Like an American Def Leppard with a Bruce Springsteen fixation, Bon Jovi used good hooks, pumped-up production and stadium-sized passion to forge the pop-metal alloy that made them one of the dominant mainstream rock bands of the Eighties.
As a working-class teenager, John Francis Bongiovi, Jr. (born March 2nd, 1962 in Perth Amboy, New Jersey) showed little interest in school, preferring to sing with his friend David Bryan Rashbaum in local bands.
Cousin Tony Bongiovi, owner of New York City’s Power Station recording studio, let Bon Jovi sweep floors there and record demos with such musicians as Aldo Nova and members of Springsteen’s E Street Band.
The nucleus of the Bon Jovi band — Rashbaum on keyboards, Dave Sabo on guitar, Alec John Such on bass and Tico Torres on drums — played clubs to support local radio play for their demo. PolyGram won a record label bidding war (reportedly signing only John Bongiovi, with the rest of the band as his employees) and had the Italian-American Bongiovi de-ethnicize his name to Jon Bon Jovi (keyboardist Rashbaum dropped his surname, becoming simply David Bryan). After seeing Bon Jovi at a New Jersey club, guitarist Richie Sambora auditioned and replaced Sabo (later of Skid Row).
Bon Jovi’s self-titled debut album (Number 43, 1984) included the hits in “Runaway” (Number 39, 1984) and “She Don’t Know Me” (Number 48, 1984). But Tony Bongiovi sued the band, claiming he had helped develop its sound; Jon Bon Jovi called his cousin’s influence “slim to none,” but settled out of court. Their next album, 7800° Fahrenheit (Number 37, 1985), went gold.
Bon Jovi then made two crucial marketing moves: bringing in composer Desmond Child (former leader of the Seventies New York disco-rock band Rouge, he also wrote for Aerosmith, Cher and Kiss) as a song doctor, and basing the next album’s content on the opinions of New York and New Jersey teenagers for whom they played tapes of more than 30 possible songs. The resulting selections formed Slippery When Wet (Number One, 1986), which sold more than 12 million copies with the help of some startlingly un-metal synthesized hooks and straightforward performance videos that showcased the videogenic band. Hit singles included “You Give Love a Bad Name” (Number One, 1986), the hardscrabble romantic anthem “Livin’ on a Prayer” (Number One, 1986) — both of which Child cowrote — and “Wanted Dead or Alive” (Number Seven, 1987). The latter, perhaps in part due to Bon Jovi calling himself a “cowboy,” would be covered by more than one Nashville country act a couple decades down the line.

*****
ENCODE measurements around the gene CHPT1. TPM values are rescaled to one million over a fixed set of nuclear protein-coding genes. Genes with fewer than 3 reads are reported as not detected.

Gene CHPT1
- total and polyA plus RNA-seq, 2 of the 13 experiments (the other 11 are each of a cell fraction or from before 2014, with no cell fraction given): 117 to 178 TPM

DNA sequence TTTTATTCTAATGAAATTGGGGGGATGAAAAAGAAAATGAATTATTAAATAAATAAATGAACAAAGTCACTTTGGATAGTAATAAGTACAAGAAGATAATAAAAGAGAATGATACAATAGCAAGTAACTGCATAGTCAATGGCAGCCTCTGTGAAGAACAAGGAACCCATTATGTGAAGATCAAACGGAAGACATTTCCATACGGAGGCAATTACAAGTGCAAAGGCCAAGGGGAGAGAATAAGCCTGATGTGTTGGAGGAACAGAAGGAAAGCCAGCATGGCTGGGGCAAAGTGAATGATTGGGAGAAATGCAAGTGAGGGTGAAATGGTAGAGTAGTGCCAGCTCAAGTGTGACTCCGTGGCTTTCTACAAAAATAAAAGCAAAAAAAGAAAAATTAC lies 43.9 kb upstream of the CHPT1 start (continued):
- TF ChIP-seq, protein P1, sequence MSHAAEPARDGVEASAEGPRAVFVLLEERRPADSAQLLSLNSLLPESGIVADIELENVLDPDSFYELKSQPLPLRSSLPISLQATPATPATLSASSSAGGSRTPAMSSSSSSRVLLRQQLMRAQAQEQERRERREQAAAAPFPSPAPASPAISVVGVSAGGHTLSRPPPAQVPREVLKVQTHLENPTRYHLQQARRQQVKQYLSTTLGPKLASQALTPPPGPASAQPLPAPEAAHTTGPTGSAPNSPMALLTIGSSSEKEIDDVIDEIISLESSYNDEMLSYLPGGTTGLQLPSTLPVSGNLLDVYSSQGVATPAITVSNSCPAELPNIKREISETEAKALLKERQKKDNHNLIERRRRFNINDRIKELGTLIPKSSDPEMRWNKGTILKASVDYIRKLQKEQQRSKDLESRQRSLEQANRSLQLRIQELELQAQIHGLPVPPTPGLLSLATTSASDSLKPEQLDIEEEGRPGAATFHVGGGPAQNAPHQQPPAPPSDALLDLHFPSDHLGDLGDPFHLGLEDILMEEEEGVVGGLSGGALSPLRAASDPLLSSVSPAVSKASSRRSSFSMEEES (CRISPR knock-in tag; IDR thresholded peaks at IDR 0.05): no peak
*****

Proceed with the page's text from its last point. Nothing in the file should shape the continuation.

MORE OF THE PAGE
The Slippery formula was followed for New Jersey (Number One, 1988), which sold more than seven million copies and contained five Top Ten hits: “Bad Medicine” (Number One, 1988), “Born to Be My Baby” (Number Three, 1988), “I’ll Be There for You” (Number One, 1989), “Lay Your Hands on Me” (Number Seven, 1989) and “Living in Sin” (Number Nine, 1989). In the midst of a 1989 tour Jon Bon Jovi married his high school sweetheart Dorothea Hurley in Las Vegas (they have two children). Sambora dated Cher for a while, and Bon Jovi backed her on some tracks on her 1989 Heart of Stone album. In 1994 Sambora married actress Heather Locklear (the pair’s separation became prime tabloid fodder in 2006). Later in 1993 Bon Jovi played the Soviet Union in the Moscow Music Peace Festival — arranged as part of a community-service sentence on Bon Jovi’s manager Doc McGhee, who in 1988 had pleaded guilty to drug-smuggling charges from a 1982 arrest.